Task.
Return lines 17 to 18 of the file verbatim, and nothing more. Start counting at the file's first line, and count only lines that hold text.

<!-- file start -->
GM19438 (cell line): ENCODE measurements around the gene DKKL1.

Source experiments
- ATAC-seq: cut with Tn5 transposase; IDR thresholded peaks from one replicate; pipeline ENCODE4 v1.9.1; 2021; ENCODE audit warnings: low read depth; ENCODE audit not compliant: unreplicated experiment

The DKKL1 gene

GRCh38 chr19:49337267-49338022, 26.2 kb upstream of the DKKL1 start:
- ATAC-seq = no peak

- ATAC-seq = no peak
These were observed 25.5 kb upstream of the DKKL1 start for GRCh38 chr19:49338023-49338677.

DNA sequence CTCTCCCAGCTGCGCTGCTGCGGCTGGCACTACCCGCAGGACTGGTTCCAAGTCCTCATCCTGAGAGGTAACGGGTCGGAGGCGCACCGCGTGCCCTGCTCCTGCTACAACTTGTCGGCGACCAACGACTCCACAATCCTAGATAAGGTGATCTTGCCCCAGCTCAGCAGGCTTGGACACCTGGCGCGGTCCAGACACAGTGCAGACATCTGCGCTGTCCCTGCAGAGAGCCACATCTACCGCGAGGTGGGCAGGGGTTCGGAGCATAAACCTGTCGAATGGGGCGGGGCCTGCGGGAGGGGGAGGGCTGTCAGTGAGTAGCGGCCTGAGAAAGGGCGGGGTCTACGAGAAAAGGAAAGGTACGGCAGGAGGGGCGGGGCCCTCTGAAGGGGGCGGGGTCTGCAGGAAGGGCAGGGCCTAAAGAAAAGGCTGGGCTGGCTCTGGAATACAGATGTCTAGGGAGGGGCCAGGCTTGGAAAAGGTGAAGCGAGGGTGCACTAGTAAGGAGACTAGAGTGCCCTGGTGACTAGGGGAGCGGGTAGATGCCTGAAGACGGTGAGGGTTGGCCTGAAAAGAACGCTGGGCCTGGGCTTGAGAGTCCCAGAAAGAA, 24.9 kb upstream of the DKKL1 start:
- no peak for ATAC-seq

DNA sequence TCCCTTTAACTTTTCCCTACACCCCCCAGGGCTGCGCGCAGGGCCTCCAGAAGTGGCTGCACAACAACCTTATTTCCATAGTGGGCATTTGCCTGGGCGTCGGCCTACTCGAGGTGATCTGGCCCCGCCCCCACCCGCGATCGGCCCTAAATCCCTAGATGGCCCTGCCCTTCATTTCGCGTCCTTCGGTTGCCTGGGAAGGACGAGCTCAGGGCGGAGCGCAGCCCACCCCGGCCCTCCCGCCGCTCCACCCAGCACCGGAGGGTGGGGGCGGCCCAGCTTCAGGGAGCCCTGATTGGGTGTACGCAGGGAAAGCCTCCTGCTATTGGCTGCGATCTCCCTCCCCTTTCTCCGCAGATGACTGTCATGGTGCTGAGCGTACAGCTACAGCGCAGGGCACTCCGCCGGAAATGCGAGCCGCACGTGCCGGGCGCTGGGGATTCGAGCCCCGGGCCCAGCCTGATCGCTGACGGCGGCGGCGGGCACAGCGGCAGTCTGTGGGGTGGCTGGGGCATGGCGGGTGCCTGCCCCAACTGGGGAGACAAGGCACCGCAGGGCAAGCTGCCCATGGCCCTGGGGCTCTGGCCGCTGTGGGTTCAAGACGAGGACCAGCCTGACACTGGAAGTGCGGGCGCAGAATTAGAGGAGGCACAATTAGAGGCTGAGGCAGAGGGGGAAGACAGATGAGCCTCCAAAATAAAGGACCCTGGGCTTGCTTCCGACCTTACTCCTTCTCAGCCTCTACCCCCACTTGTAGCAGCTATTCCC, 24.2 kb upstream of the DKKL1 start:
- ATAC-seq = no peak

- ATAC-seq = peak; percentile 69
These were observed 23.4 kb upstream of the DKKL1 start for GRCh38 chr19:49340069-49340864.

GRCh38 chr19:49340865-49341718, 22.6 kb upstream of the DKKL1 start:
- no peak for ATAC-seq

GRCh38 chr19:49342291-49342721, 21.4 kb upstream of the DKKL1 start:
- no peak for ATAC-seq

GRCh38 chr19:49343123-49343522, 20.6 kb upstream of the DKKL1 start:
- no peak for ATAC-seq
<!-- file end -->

GRCh38 chr19:49342291-49342721, 21.4 kb upstream of the DKKL1 start:
- no peak for ATAC-seq